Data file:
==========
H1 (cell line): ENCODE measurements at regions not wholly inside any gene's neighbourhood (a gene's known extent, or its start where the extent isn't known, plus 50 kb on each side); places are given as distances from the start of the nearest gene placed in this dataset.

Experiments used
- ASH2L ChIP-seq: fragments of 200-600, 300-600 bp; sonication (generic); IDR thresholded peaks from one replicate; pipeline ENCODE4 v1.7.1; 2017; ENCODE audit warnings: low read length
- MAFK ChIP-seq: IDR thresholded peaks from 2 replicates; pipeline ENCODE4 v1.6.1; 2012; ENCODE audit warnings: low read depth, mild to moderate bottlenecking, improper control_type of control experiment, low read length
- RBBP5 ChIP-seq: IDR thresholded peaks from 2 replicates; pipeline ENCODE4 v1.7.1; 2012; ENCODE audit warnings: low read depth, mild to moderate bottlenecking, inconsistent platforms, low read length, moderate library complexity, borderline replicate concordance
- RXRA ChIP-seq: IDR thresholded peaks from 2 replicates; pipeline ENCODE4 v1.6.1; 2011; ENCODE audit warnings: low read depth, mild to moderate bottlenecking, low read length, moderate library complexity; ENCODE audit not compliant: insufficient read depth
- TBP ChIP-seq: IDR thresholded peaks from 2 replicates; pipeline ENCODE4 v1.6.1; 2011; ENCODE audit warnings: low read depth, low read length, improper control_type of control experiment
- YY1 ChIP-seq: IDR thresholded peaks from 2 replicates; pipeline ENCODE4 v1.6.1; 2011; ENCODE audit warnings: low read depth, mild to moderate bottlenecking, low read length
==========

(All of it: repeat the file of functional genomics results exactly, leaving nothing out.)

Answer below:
H1 (cell line): ENCODE measurements at regions not wholly inside any gene's neighbourhood (a gene's known extent, or its start where the extent isn't known, plus 50 kb on each side); places are given as distances from the start of the nearest gene placed in this dataset.

Experiments used
- ASH2L ChIP-seq: fragments of 200-600, 300-600 bp; sonication (generic); IDR thresholded peaks from one replicate; pipeline ENCODE4 v1.7.1; 2017; ENCODE audit warnings: low read length
- MAFK ChIP-seq: IDR thresholded peaks from 2 replicates; pipeline ENCODE4 v1.6.1; 2012; ENCODE audit warnings: low read depth, mild to moderate bottlenecking, improper control_type of control experiment, low read length
- RBBP5 ChIP-seq: IDR thresholded peaks from 2 replicates; pipeline ENCODE4 v1.7.1; 2012; ENCODE audit warnings: low read depth, mild to moderate bottlenecking, inconsistent platforms, low read length, moderate library complexity, borderline replicate concordance
- RXRA ChIP-seq: IDR thresholded peaks from 2 replicates; pipeline ENCODE4 v1.6.1; 2011; ENCODE audit warnings: low read depth, mild to moderate bottlenecking, low read length, moderate library complexity; ENCODE audit not compliant: insufficient read depth
- TBP ChIP-seq: IDR thresholded peaks from 2 replicates; pipeline ENCODE4 v1.6.1; 2011; ENCODE audit warnings: low read depth, low read length, improper control_type of control experiment
- YY1 ChIP-seq: IDR thresholded peaks from 2 replicates; pipeline ENCODE4 v1.6.1; 2011; ENCODE audit warnings: low read depth, mild to moderate bottlenecking, low read length